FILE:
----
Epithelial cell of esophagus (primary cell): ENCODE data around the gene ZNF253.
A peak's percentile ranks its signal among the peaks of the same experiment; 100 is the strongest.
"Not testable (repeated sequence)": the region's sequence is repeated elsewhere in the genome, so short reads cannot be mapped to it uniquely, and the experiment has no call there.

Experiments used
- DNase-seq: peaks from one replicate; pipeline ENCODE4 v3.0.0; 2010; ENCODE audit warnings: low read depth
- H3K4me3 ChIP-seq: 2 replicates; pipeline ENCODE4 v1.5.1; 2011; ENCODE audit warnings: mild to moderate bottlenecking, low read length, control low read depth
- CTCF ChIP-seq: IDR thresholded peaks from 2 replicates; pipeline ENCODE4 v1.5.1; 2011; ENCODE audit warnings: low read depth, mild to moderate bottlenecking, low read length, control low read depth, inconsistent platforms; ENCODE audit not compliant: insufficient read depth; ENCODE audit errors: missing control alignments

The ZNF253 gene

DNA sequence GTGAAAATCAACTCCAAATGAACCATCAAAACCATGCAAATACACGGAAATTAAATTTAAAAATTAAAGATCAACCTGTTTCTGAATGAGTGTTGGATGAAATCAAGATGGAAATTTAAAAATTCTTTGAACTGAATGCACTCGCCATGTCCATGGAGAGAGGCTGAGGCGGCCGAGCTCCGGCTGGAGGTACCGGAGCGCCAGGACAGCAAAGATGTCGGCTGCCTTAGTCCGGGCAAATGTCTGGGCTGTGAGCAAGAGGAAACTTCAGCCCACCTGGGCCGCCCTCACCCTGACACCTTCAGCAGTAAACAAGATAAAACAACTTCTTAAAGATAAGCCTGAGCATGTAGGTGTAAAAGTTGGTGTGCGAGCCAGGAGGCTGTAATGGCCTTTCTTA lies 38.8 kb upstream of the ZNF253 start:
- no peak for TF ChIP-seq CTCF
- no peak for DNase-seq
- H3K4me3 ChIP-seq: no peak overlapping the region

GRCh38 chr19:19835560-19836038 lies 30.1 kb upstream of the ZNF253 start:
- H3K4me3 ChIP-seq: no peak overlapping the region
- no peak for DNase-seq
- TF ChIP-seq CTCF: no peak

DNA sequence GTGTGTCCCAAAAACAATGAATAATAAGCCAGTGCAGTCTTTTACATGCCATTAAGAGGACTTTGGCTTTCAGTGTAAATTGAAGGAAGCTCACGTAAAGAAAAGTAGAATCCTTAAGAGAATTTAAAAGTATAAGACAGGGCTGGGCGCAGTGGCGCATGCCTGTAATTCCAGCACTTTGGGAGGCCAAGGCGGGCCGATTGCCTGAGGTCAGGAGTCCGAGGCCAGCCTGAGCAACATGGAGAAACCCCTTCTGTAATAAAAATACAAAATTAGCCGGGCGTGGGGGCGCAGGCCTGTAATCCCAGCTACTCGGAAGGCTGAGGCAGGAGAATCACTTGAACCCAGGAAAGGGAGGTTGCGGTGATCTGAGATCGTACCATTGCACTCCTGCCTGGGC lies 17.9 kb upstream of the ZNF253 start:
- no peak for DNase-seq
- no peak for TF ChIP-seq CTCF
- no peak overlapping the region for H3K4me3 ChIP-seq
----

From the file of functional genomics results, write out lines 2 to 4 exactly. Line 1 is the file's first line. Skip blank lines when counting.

A peak's percentile ranks its signal among the peaks of the same experiment; 100 is the strongest.
"Not testable (repeated sequence)": the region's sequence is repeated elsewhere in the genome, so short reads cannot be mapped to it uniquely, and the experiment has no call there.

Experiments used